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Promptly at 7 a.m. the Land Cruiser arrives to take us back to work. Before scrubbing in, the doctors inspect the results of yesterday’s surgeries. The line of squatting patients with bandaged eyes stretches along one entire wall of the hospital, around a corner, and halfway down the side of the building. Local priests with long beards and flowing robes circulate through the crowd, comforting anxious family members. They hold carved wooden crosses in one hand and horsehair flyswatters in the other. Say what you will about the efficacy of the crosses, but the flyswatters are righteously useful, and I wish I had one.

It’s difficult, looking at the six or seven hundred people gathered at Quiha, not to feel that Ethiopians have won the genetic lottery. Their café au lait skin glows in the early light. Women wear their hair in elaborately plaited shurubba, piled high over imperious foreheads. And the eyes of those who are able to see pin me in place with striking intensity.

Berhar is one of the first in line. Tabin crouches in front of her, peels back her bandages, and shines his climber’s headlamp in her eyes. Berhar, like many women in the second oldest Christian country on Earth, has a black Coptic cross tattooed in the center of her forehead. “Perfect,” Tabin says, “crystal clear.” He waves at her. For a moment, Berhar’s face remains perfectly blank, and I’m afraid the surgery has failed. Then her hand flutters up to touch the cross on her head and her eyes focus on Tabin’s grinning face. Berhar jumps to her feet, throws back her head, and ululates. Her cry is contagious. As the doctors move down the line, dozens of other women who’ve regained their sight stand and add their voices to the trilling chorus. Sometime in my life I may hear a sound that expresses joy more purely. But I can’t imagine when.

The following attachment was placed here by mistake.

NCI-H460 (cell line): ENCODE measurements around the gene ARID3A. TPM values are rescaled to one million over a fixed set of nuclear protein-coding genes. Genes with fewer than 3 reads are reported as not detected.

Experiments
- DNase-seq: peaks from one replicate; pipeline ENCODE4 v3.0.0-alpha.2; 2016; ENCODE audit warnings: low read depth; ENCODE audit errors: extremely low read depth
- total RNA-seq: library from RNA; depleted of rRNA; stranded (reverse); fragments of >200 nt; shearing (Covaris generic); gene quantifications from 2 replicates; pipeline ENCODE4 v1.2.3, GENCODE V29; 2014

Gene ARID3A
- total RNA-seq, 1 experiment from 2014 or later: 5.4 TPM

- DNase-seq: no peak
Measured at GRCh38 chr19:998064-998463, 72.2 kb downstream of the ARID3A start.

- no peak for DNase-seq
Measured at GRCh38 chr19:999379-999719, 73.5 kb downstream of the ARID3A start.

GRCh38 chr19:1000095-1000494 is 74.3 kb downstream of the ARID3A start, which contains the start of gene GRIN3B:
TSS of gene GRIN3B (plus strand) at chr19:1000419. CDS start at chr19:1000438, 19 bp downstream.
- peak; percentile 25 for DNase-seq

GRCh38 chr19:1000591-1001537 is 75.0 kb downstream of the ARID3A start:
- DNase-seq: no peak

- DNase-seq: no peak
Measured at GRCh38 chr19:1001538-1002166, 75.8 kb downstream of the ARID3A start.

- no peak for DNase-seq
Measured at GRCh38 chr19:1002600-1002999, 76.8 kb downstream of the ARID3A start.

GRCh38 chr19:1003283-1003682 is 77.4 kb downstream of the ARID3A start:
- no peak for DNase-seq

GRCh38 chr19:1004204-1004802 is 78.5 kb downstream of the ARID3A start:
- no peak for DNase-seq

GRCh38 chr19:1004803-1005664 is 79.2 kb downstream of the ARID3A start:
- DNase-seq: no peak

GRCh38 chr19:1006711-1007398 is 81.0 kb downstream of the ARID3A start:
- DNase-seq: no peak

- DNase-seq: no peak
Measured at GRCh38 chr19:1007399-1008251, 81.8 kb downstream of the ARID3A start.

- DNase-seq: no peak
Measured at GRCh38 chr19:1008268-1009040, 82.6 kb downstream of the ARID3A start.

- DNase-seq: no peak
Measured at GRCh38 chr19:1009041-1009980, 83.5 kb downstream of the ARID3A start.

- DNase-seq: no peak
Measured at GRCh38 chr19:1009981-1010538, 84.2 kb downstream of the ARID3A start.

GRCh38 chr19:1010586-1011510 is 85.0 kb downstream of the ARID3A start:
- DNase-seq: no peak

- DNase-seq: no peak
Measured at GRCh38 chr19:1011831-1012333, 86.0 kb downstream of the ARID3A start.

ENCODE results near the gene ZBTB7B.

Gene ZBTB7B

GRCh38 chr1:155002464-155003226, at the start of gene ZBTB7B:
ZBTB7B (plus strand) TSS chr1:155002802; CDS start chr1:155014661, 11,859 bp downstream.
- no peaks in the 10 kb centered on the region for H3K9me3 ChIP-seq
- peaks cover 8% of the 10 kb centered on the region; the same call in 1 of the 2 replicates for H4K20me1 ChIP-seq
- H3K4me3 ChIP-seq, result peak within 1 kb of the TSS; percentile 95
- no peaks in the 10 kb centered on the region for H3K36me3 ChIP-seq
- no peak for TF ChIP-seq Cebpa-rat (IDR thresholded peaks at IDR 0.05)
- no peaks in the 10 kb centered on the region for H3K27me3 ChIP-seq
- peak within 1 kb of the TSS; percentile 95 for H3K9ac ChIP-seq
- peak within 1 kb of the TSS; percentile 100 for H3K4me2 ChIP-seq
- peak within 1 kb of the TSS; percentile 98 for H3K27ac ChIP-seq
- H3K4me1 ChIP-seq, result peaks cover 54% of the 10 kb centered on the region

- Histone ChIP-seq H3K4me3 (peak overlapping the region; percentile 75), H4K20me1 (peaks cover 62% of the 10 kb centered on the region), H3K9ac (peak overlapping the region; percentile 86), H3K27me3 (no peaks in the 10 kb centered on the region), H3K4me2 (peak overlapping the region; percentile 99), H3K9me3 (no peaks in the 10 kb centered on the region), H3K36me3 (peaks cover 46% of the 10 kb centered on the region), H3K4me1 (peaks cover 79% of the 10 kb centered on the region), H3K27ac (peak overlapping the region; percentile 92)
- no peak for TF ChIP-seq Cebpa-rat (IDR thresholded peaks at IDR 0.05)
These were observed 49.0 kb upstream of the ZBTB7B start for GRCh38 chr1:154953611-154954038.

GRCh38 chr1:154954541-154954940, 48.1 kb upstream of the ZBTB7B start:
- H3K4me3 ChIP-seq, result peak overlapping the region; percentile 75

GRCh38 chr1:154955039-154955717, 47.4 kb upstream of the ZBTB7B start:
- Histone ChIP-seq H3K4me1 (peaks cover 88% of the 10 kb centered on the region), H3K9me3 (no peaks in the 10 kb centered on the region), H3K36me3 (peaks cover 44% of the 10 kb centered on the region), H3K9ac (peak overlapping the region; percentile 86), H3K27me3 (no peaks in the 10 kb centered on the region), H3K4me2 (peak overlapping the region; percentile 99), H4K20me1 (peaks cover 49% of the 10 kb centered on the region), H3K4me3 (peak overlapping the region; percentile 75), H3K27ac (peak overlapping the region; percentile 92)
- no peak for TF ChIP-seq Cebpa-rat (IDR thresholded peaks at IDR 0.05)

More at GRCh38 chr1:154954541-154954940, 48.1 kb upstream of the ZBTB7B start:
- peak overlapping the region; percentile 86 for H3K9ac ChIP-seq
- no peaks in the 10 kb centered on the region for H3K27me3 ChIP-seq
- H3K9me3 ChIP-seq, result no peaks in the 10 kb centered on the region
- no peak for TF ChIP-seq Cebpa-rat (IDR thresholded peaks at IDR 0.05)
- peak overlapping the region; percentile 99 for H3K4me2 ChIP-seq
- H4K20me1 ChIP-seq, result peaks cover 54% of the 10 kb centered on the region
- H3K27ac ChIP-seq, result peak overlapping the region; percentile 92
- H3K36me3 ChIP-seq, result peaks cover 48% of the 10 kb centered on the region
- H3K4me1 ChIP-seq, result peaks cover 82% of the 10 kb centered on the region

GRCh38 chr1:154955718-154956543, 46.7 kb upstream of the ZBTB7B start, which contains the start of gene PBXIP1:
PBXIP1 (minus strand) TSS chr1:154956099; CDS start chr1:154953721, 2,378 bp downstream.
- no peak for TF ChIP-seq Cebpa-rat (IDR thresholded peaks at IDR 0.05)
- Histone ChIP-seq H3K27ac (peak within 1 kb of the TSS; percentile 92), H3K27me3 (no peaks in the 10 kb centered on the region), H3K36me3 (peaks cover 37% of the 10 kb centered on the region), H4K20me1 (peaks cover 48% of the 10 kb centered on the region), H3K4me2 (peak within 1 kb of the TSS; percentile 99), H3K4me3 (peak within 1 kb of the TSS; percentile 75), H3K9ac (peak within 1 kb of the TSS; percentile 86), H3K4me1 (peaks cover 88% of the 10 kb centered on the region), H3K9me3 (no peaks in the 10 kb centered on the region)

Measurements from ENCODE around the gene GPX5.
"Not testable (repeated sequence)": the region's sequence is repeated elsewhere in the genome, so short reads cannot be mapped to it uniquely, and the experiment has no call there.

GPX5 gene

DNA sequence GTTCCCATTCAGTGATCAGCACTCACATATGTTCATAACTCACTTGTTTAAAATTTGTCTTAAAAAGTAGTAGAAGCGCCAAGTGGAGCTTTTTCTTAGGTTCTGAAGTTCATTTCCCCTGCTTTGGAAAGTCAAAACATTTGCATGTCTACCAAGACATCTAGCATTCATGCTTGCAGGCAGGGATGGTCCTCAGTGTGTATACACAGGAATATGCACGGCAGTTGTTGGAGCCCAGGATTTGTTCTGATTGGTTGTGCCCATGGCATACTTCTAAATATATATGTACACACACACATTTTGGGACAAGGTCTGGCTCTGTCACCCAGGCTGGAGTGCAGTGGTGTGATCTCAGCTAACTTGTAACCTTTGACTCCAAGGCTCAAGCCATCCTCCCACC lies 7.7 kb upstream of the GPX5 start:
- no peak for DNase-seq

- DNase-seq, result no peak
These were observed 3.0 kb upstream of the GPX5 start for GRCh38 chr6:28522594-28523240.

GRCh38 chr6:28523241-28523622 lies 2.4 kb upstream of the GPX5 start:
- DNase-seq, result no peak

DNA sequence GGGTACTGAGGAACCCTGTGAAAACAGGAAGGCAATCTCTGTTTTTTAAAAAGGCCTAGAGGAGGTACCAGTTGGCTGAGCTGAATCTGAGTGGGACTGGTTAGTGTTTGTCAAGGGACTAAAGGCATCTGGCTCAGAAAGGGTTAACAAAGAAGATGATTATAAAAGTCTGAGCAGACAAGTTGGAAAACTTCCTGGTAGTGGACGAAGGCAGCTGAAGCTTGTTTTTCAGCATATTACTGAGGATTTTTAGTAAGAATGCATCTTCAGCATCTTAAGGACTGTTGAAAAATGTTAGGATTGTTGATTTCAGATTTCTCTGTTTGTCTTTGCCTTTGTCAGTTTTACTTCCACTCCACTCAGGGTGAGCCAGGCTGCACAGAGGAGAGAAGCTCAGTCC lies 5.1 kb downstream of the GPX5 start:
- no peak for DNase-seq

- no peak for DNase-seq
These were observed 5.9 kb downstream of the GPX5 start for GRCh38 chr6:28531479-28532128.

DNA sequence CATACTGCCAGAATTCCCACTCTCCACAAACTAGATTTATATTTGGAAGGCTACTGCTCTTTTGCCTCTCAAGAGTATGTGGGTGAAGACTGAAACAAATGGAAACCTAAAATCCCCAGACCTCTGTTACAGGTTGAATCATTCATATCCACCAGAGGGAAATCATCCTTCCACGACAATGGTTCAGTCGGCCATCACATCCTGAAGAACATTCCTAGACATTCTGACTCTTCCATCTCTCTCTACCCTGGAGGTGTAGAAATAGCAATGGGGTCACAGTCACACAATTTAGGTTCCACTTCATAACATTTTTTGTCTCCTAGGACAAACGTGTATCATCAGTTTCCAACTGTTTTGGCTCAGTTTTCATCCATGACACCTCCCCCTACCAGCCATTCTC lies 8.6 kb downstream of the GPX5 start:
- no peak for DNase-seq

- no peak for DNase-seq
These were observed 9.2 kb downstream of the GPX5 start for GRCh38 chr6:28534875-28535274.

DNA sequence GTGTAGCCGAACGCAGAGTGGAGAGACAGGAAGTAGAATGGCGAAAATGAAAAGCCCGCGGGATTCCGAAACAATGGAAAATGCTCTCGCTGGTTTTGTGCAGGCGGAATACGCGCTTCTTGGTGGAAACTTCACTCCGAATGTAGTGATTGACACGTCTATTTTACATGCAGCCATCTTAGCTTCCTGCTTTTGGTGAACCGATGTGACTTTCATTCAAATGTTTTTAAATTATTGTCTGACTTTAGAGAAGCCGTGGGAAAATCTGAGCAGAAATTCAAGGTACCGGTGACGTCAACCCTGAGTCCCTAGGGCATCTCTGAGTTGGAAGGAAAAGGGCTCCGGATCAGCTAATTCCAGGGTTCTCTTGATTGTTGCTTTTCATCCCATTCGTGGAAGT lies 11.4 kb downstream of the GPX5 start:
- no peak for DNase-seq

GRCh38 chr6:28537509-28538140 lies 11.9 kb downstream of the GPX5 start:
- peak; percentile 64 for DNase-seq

Small Victory

All day long buses and carts arrive at the hospital gate, unloading streams of the sightless. The blind walk unsteadily into the compound with staffs, or are led forward, clutching the hem of a son or daughter’s long, trailing shawl. Chansi tells me that more than 500 patients have arrived. But the crowd grows to well over a thousand. Families, unable to find solid shade, squat in the latticed shadow of thornbushes. The swelling crowd illustrates the toll blindness takes on a developing country: Not only are the functionally blind unable to support themselves, but those who care for them are pulled from the workforce as well.

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  • Tabin is a hero. Climbing 7 Summits is impressive, but it doesn't change anyone's life. My hat's off…
  • CNN Hero of the Year 2010!
  • a man with great mission. thank you for what you have done in ethiopia.
  • I am speechless and in awe!!!I am a teacher and will share this fantastic article with the nursing s…
  • This is what America is all about. Dr. Tabin left made me a proud American. Kudos, to his wife and…
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